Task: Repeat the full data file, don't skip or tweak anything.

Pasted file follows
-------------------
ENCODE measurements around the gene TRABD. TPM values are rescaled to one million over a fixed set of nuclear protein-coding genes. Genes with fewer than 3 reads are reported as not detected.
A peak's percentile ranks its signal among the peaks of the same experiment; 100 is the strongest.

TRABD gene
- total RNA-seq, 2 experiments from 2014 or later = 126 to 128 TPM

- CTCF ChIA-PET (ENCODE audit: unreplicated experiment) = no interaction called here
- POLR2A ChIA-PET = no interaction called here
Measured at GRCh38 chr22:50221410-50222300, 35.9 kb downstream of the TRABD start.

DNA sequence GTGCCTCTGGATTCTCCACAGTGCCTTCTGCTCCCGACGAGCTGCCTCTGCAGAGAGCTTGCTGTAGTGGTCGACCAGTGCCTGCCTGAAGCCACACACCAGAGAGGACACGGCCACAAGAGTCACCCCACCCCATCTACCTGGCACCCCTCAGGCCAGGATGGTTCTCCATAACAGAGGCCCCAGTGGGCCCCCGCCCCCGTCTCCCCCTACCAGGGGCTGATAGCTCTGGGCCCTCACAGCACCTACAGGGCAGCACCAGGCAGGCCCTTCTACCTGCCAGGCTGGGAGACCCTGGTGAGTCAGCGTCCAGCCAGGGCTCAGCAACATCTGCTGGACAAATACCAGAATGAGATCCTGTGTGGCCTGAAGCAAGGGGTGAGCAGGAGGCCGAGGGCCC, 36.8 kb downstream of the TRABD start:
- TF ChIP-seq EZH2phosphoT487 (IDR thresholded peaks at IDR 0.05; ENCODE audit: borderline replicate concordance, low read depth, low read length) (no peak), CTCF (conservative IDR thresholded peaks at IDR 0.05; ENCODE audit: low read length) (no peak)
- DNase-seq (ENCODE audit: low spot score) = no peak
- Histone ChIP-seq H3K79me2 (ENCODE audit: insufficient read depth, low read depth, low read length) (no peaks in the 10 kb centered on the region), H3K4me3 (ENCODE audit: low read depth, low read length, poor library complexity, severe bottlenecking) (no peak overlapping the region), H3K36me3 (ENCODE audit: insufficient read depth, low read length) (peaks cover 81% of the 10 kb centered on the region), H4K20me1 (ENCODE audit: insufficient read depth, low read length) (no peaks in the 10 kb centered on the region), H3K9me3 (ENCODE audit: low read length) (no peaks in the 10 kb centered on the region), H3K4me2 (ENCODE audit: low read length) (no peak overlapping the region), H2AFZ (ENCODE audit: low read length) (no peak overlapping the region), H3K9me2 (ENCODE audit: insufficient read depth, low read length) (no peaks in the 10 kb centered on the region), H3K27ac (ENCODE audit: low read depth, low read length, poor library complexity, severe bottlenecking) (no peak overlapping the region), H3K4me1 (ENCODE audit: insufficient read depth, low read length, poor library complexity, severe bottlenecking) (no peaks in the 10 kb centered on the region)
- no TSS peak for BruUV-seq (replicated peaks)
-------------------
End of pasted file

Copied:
ENCODE measurements around the gene TRABD. TPM values are rescaled to one million over a fixed set of nuclear protein-coding genes. Genes with fewer than 3 reads are reported as not detected.
A peak's percentile ranks its signal among the peaks of the same experiment; 100 is the strongest.

TRABD gene
- total RNA-seq, 2 experiments from 2014 or later = 126 to 128 TPM

- CTCF ChIA-PET (ENCODE audit: unreplicated experiment) = no interaction called here
- POLR2A ChIA-PET = no interaction called here
Measured at GRCh38 chr22:50221410-50222300, 35.9 kb downstream of the TRABD start.

DNA sequence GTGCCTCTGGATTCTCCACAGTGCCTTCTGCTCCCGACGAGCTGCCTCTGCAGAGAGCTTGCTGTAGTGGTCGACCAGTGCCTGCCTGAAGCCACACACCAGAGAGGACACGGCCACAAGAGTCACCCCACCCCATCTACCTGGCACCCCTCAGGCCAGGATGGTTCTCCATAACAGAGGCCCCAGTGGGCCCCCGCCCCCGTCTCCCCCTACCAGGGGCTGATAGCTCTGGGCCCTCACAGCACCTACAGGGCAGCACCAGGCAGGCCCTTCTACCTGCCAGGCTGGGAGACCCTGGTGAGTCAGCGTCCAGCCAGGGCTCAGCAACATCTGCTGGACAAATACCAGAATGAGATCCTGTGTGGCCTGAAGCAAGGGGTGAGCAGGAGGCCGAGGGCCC, 36.8 kb downstream of the TRABD start:
- TF ChIP-seq EZH2phosphoT487 (IDR thresholded peaks at IDR 0.05; ENCODE audit: borderline replicate concordance, low read depth, low read length) (no peak), CTCF (conservative IDR thresholded peaks at IDR 0.05; ENCODE audit: low read length) (no peak)
- DNase-seq (ENCODE audit: low spot score) = no peak
- Histone ChIP-seq H3K79me2 (ENCODE audit: insufficient read depth, low read depth, low read length) (no peaks in the 10 kb centered on the region), H3K4me3 (ENCODE audit: low read depth, low read length, poor library complexity, severe bottlenecking) (no peak overlapping the region), H3K36me3 (ENCODE audit: insufficient read depth, low read length) (peaks cover 81% of the 10 kb centered on the region), H4K20me1 (ENCODE audit: insufficient read depth, low read length) (no peaks in the 10 kb centered on the region), H3K9me3 (ENCODE audit: low read length) (no peaks in the 10 kb centered on the region), H3K4me2 (ENCODE audit: low read length) (no peak overlapping the region), H2AFZ (ENCODE audit: low read length) (no peak overlapping the region), H3K9me2 (ENCODE audit: insufficient read depth, low read length) (no peaks in the 10 kb centered on the region), H3K27ac (ENCODE audit: low read depth, low read length, poor library complexity, severe bottlenecking) (no peak overlapping the region), H3K4me1 (ENCODE audit: insufficient read depth, low read length, poor library complexity, severe bottlenecking) (no peaks in the 10 kb centered on the region)
- no TSS peak for BruUV-seq (replicated peaks)